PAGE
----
Framing these case studies as archives of the planetary mine helped us illuminate a socioecological approach to the agency of culture and politics vis-a-vis the blind spots of social, power, and environmental histories in the Americas and beyond.
Collectively, keynote speakers and participants addressed the historical, geographical, and geological magnitudes of energy consumption, as well as engaging critically with the extraction of nature as a condition of possibility for cultural production and social life. The various magnitudes of energy consumption and resource extraction were analyzed from the perspective of political ecology, environmental and economic history, urban studies, and art activism, emphasizing an interregional perspective of the Americas. This approach was relevant to nurturing cross-cutting discussions about North America and Latin America as worldwide providers, consumers, and drivers of nature and energy commodities and as territories deeply impacted by land plundering and rampant ecocide. Even though our focus was on the Americas, our discussions on cultural and political responses to resource extraction and energy consumption stressed how more-than-human natures, minerals, and environmental concerns should be accounted for at a local, national, and planetary scale.
Multi-disciplinarity and contrasting methodologies were relevant to address urgent questions related to climate pasts, presents and futures, sustainability, biocultural diversity, and resilience-justice in the Americas. Participants showed how categories of modernity, economic growth, and the rise of the capitalist economy can only be understood by illuminating the agential role of energy, nature, and mineral extraction in the formation of material infrastructures, as well as human subjectivities and cultural production practices. In their presentations, participants shared research on social struggles related to energy transition and the so-called green extractivism in Chilean and Argentinian lithium mines; agribusinesses and agrocide in Argentina and the Brazilian and Peruvian Amazon; ontological approaches to extractivism and Andean eco-social thought; petrocultural fiction writing in the US; or the connections between cultural institutions, artistic representation, and mineral extraction in Canada, the US, and Bolivia. Framing these case studies as archives of the planetary mine helped us illuminate a socioecological approach to the agency of culture and politics vis-a-vis the blind spots of social, power, and environmental histories in the Americas and beyond. We conceptualized these archives of the planetary mine as a radical horizon of possibilities to bring to the fore historical and current concerns related to an ethical commitment to environmental, economic, and social justice.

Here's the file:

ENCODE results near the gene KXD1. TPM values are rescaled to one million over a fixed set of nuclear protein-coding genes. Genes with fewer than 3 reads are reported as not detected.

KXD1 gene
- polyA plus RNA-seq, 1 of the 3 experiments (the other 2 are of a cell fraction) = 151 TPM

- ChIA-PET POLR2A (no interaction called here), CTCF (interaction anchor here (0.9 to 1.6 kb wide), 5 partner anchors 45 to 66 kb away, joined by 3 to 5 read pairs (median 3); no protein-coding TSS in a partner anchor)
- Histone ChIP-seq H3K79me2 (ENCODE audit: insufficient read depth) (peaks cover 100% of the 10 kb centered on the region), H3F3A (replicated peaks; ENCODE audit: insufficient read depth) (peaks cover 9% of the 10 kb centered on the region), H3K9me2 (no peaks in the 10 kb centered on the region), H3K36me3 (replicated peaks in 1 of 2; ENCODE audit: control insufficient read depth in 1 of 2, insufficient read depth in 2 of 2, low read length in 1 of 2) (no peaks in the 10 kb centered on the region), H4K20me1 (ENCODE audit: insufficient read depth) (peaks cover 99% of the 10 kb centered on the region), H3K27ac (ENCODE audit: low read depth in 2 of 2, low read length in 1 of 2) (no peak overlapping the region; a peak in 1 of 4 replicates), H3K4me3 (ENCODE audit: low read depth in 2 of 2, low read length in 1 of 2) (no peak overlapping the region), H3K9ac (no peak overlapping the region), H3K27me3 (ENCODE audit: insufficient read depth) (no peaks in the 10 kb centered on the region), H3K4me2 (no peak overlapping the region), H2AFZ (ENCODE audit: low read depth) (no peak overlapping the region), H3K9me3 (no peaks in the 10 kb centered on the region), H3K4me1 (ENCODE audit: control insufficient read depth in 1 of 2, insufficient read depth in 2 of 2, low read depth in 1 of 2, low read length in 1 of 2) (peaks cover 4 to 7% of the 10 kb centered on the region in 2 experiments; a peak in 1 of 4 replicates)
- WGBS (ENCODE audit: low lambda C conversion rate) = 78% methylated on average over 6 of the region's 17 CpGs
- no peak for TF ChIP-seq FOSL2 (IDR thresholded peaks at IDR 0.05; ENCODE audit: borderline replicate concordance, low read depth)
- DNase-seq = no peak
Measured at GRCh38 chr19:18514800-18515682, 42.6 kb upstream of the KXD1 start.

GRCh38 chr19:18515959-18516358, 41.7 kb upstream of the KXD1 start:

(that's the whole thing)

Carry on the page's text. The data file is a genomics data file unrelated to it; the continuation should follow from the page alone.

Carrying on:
Over the course of two days, however, the workshop also became a space of shared solidarity and camaraderie. The archives of the planetary mine invite us to pay attention to our energy sources but also to the relations we build and maintain with and through them. The workshop concluded with the consolidation of the Archives of the Planetary Mine Collective. We are planning on meeting again for more collaborative work. In the meantime, we are drafting an edited volume proposal with the workshop’s presentations. More to come!
Gianfranco Selgas is a British Academy Postdoctoral Fellow at University College London and an affiliated researcher at the Nordic Institute of Latin American Studies, Stockholm University.